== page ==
Are you taking high doses of probiotics every single day? Billions and billions of CFU’s (colony forming units)? Not sure? Think you might be because you eat yogurt often? Think again. If you’re not 100% gluten-free, probiotic supplementation could help you digest gluten.
As more and more studies reveal the nature of the human biome, the collection of tens of trillions of microscopic critters that live in our bodies rent-free, and outnumber our human cells by at least a factor of ten, researchers are now armed with data that demonstrates certain bacteria strains’ ability to digest gluten.
In the infancy of human biome decoding, ‘way back in 2008,’ a study published in Clinical and Experimental Immunology concluded Bifidobacterium lactis bacteria inhibit the toxic effects induced by wheat gliadin.
In other words, what this promising (albeit small study; the researches advocated further testing) suggested was that this specific strain of friendly bacteria helps break down one of the major proteins found in wheat that is responsible for many symptoms of gluten sensitivity.
But even if you’re eating yogurt regularly (read this about yogurt on another gluten-free blog), the amount of probiotics might not be enough to colonize your gut with enough friendly bacteria.
Traditional cultures, lacking probiotic supplements of the modern age, innately knew that fermented foods, such as sea vegetables and miso paste (an ingredient in Miracle Noodle’s Miso Marvellous instant noodle soup; only 40 calories) are good for the gut.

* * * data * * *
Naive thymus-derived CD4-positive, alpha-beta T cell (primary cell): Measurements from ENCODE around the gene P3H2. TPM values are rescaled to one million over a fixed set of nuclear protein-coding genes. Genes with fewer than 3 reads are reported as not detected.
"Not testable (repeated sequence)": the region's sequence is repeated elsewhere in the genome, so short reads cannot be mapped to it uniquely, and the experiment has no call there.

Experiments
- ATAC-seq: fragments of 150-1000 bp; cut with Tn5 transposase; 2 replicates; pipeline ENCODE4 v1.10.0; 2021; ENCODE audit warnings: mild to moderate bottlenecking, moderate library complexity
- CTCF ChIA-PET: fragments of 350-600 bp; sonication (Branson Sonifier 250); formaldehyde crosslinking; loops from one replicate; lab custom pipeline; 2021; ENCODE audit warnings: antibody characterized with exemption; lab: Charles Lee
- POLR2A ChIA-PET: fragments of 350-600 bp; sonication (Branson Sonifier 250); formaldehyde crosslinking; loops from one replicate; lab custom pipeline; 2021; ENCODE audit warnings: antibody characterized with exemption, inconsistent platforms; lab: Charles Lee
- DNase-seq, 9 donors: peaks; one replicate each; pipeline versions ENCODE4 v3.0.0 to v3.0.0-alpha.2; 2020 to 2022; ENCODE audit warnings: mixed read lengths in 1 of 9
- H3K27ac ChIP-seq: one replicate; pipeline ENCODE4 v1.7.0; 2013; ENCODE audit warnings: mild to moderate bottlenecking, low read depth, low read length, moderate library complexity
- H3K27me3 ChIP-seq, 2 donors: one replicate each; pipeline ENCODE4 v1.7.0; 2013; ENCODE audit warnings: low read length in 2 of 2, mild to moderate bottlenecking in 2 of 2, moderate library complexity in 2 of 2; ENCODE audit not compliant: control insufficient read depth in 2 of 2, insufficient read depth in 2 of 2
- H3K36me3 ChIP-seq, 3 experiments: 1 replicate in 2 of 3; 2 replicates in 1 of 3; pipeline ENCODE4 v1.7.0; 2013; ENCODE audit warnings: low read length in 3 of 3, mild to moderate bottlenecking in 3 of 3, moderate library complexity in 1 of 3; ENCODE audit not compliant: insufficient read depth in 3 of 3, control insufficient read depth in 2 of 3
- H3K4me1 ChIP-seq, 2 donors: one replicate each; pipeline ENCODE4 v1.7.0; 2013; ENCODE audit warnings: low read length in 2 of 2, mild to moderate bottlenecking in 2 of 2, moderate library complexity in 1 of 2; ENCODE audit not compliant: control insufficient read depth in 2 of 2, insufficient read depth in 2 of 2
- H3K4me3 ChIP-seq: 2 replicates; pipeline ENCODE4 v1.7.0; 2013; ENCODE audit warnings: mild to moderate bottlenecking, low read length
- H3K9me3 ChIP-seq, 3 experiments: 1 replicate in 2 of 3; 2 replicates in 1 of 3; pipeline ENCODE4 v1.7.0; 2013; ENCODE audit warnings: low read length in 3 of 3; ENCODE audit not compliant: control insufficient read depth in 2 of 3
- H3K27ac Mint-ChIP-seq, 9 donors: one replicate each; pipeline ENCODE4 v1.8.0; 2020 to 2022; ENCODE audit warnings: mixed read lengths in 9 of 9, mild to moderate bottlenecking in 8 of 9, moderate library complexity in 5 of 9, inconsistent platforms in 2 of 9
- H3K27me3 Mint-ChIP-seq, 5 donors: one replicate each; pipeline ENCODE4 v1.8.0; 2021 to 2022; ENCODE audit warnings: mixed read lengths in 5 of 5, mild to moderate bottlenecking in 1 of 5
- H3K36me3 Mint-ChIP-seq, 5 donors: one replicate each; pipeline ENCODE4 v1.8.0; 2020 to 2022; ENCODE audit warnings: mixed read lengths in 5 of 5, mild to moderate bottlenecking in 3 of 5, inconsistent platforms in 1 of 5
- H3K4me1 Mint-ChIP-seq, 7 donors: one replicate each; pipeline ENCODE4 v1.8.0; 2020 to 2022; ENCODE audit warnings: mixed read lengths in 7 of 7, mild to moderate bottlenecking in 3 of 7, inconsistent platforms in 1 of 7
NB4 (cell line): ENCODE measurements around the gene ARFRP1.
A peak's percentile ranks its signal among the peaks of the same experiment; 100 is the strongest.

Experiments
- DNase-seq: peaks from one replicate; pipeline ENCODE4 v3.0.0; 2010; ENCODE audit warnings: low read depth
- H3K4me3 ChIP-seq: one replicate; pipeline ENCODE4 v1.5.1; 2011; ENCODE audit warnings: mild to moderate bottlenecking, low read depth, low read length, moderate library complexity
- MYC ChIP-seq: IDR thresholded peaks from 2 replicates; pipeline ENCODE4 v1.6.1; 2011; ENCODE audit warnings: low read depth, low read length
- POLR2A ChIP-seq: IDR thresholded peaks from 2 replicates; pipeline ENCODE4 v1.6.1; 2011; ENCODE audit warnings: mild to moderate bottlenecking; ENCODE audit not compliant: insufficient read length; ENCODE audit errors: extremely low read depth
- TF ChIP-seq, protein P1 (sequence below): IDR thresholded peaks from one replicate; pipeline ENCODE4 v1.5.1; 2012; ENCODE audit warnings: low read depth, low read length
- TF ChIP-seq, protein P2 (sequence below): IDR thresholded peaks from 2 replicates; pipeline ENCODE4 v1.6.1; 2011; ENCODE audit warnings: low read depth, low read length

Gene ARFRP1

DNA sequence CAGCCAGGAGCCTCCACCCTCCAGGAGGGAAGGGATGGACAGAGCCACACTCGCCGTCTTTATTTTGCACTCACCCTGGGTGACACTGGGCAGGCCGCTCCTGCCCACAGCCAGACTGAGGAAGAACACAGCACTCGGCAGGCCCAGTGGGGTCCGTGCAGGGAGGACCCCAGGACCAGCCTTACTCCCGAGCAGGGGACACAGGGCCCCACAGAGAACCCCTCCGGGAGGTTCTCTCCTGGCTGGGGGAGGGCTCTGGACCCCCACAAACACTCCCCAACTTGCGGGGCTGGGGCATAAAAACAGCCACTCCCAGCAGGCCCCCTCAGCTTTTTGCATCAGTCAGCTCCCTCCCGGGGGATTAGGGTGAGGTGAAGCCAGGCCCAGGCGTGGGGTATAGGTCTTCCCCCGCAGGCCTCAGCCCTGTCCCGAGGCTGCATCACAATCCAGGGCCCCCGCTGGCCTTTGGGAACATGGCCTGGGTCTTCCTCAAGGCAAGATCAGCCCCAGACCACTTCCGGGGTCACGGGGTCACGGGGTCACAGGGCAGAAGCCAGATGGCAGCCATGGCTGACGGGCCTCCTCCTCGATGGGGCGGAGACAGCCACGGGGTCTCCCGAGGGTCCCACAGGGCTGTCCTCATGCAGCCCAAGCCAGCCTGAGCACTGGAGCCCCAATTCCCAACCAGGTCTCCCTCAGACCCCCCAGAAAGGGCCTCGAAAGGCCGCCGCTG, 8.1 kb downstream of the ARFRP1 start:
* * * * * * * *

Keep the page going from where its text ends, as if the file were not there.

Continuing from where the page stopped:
- One Miracle Noodle customer who is a reader of this gluten-free blog recently emailed us and told us how he started taking at least 1-2 multi-strain probiotic capsules, each with 10 billion CFU’s. He started doing this a year ago, he claimed. Prior to taking the probiotics, he reported getting chronic sinus infections, bloating in the belly, congestion and mental lethargy; lots of caffeine was required in order for him to function at work.
Today, our happy Miracle Noodle customer writes that after a year-plus of religiously taking probiotics, in other words, never skipping a day, even while on vacation, he doesn’t suffer at all from congestion or runny, itchy, watery eyes, which were frequent symptoms post-gluten consumption.
Does that mean you can eat all the gluten you want and as long as you are supplying your gut with enough probiotics to fend off the bad bacteria (researchers currently say that the optimal balance is 80 percent good bacteria)?
Probably not. The only way to make sure you don’t experience gluten sensitivities is to eat a 100% gluten-free diet.
But the new research is promising. Even those with autoimmune disorders from gluten, i.e. Celiac’s Disease, can benefit from probiotic supplementation.
Miracle Noodle, although founded by a doctor, Jonathan Carp, M.D., is not in the business to recommend which brand of supplements to take, nor which strains would benefit your individual biochemistry. We cannot diagnose what ails you or what would make you better.
But the research is out there. It is promising. After years of suffering from gluten allergies and sensitivities, we are perhaps about to enter a new paradigm where our general physicians may prescribe probiotics for us. In the meantime, consult with a trusted health professional who has a thorough understanding of functional medicine and nutrition.
To your health,
The Miracle Noodle Team